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‘Euphoria’ finale receives mixed reactions from students

Students share their thoughts on the hit show’s portrayal of teenage addiction and the high school experience.

[A photo of Zendaya as the Euphoria theme picture.]

Content Warning: Mentions of substance abuse and addiction

While adult portrayals of drug use, nudity and violence are common throughout HBO shows such as “Succession” and “Big Little Lies,” the network’s teenage drama “Euphoria” tackles these issues within a high school setting.

“Euphoria,” which premiered in 2019, follows the experiences of a group of high school students as they endure hardships such as drug addiction, recovery and domestic violence. Angela Rockey, a freshman studying film and television production, is unhappy with the show’s depiction of drugs and sexualization of the adolescent characters.

“I feel like “Euphoria” really over-sexualizes teenagers, which I’m not a big fan of,” Rockey said. “I also feel like the screenwriting is not super realistic or an accurate representation of what high school is like for the majority of teenagers…what are the odds of all these super dramatic, intense things happening to one specific group of friends?”

The show’s second season finale aired Sunday night, ending with a deadly shootout with the police and a dramatic final act of a high school play. Students shared varied reactions following the season’s conclusion.

“I definitely think that they do kind of dramatize and romanticize the drug use in the show a little bit,” said Issa Gianatiempo, a senior studying neuroscience and health and human sciences. “But I honestly think that part of addiction and drug use is romanticizing it. And I think it’s good to show that at first, it’s all like butterflies and roses and rainbows, and you might feel really good on this drug. But then the come down is like what happens with Rue.”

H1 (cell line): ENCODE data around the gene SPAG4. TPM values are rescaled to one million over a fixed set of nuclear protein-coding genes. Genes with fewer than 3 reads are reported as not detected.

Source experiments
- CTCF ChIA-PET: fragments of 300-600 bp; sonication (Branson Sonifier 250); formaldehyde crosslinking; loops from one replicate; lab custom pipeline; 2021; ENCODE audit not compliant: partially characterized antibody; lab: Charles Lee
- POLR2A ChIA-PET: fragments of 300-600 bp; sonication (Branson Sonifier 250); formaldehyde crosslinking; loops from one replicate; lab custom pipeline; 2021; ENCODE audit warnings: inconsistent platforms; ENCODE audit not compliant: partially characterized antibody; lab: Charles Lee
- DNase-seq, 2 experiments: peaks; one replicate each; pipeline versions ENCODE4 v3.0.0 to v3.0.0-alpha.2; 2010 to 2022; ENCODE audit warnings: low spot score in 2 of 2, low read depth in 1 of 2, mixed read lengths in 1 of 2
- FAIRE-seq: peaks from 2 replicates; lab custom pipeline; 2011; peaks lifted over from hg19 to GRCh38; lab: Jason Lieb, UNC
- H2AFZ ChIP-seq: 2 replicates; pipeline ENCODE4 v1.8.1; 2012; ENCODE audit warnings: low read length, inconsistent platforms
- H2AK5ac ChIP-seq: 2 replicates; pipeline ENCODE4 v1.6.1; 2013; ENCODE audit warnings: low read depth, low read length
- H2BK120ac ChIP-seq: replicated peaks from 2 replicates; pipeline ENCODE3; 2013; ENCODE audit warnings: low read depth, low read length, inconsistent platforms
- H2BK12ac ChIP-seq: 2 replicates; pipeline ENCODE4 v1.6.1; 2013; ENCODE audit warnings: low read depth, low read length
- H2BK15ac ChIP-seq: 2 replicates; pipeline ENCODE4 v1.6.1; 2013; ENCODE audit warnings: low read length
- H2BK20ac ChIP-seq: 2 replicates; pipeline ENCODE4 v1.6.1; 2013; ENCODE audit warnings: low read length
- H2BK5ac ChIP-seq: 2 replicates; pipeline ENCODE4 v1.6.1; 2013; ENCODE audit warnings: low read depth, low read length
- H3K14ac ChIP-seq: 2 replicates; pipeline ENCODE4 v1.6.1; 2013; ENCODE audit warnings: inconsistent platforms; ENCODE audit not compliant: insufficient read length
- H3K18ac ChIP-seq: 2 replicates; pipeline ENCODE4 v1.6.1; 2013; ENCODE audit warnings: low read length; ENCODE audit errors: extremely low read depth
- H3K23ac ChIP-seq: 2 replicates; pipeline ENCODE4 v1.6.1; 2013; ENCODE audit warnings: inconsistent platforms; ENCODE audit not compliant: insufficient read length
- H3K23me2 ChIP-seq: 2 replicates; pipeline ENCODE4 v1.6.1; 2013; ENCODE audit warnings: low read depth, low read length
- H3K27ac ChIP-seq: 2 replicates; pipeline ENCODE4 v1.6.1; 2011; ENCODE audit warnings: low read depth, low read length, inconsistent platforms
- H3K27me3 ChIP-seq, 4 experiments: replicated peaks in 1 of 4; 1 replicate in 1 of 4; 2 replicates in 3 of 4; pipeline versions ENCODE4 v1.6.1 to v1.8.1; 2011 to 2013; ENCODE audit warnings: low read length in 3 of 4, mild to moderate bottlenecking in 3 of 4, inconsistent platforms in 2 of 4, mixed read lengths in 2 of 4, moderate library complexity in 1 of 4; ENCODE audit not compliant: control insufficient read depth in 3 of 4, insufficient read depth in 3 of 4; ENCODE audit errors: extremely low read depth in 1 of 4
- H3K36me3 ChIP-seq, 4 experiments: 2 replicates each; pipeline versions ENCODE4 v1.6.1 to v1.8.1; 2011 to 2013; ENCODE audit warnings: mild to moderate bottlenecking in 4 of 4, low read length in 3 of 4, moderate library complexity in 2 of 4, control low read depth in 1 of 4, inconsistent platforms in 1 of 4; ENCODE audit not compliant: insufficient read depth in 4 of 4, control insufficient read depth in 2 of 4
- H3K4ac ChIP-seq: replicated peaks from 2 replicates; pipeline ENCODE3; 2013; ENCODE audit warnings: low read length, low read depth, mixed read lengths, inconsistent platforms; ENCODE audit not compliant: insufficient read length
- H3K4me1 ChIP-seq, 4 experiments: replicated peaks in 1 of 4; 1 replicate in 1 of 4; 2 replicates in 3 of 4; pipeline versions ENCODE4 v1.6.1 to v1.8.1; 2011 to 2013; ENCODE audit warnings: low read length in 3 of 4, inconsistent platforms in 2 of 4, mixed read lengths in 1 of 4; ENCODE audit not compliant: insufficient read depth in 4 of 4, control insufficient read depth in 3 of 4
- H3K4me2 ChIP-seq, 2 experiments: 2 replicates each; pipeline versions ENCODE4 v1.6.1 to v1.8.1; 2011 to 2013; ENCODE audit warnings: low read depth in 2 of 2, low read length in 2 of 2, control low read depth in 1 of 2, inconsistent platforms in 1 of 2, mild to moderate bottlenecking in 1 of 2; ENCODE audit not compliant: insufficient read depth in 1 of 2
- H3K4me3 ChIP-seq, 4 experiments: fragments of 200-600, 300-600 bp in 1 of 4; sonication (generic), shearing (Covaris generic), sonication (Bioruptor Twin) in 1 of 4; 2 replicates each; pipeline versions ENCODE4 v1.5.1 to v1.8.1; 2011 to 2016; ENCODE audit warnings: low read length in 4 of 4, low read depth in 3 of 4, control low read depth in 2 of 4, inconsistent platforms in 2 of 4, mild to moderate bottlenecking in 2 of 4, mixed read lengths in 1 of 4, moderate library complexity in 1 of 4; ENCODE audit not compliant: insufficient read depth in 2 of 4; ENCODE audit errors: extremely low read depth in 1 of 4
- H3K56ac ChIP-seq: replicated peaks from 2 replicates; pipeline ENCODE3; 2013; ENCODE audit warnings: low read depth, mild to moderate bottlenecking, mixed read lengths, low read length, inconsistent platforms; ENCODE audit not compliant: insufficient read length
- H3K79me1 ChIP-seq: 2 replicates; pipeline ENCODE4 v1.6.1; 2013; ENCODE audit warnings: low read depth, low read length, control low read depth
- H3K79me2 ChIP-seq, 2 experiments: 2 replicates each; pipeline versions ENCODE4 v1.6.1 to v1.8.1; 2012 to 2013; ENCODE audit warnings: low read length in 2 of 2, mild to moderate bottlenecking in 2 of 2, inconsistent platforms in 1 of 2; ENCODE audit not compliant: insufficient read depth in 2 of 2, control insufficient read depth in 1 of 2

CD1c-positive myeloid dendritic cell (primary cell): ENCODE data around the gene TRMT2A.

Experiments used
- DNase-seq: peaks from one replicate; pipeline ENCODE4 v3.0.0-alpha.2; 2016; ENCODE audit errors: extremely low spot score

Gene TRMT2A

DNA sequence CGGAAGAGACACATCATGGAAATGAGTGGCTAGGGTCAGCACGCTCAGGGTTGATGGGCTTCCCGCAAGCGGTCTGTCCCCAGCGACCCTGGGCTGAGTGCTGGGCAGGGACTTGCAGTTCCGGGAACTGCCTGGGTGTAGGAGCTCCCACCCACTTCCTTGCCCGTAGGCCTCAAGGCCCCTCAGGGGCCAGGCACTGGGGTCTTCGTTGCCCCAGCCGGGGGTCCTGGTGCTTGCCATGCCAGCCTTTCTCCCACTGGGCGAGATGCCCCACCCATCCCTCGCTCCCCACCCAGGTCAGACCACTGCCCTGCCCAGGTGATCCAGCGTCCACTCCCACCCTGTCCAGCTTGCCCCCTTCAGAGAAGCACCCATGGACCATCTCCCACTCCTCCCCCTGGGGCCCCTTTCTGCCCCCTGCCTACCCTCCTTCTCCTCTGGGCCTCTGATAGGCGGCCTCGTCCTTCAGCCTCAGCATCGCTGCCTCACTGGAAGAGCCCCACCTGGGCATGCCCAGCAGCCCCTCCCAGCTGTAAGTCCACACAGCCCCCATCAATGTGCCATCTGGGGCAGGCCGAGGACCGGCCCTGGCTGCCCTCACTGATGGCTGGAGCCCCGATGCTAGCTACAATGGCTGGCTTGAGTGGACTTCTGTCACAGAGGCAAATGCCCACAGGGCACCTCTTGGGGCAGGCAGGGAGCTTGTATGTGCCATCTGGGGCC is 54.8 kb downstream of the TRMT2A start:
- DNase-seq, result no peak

Gianatiempo is the CEO of a non-profit called Team Awareness Combating Overdose (TACO). The organization aims to educate people about drug usage and provide preventative measures to address overdoses.

“It was a little sad, especially the finale, but all around I love ‘Euphoria,’” said Gianatiempo. “I think it’s an artistic masterpiece in so many ways: the cinematography, the makeup, the outfits--I just love it all.”

While some have commented that Euphoria isn’t an accurate representation of the high school experience, Rockey believes the show is accurate in its portrayal of drug addiction.

“As someone who has had people close to me in my life have drug addictions, I feel like the portrayal is pretty accurate for the most part,” Rockey said. “I think it’s good for bringing awareness, [and] obviously they still have to make it entertaining so I understand why it’s slightly dramatized.”

Meanwhile, junior global health major Kara Kushwaha appreciates “Euphoria’s” adolescent focus on the controversial topic.

“I think the high school aspect is important because so much of our identity is formed during that period of our lives,” Kushwaha said. “So while drug use in general is more so a college issue in my mind, I think it’s important to talk about that [in] the high school context.”

Gianatiempo said the portrayal of Rue’s journey in “Euphoria” demonstrates the universal nature of the addiction: it can happen to anyone.

“Everyone has this idea of what addiction is, and it’s so stigmatized,” Gianatiempo said. “Our brain literally has the pathways that allow for that. Literally anybody could become addicted. I like how they show this high school girl who could be anyone. Any one of us could be in that situation.”

Lead actress Zendaya, who portrays a character named Rue who struggles with drug addiction, took to Instagram to voice her own thoughts on what viewers could take away from the latest season.

“I think that if people can go with [Rue] through that … and watch her make the changes and steps to heal and humanize her through her sobriety journey and her addiction, then maybe they can extend that to people in real life,” Zendaya wrote. “If you can love her, then you can love someone that is struggling with the same things, and maybe have a greater understanding of the pain they’re facing, that is often out of their control.”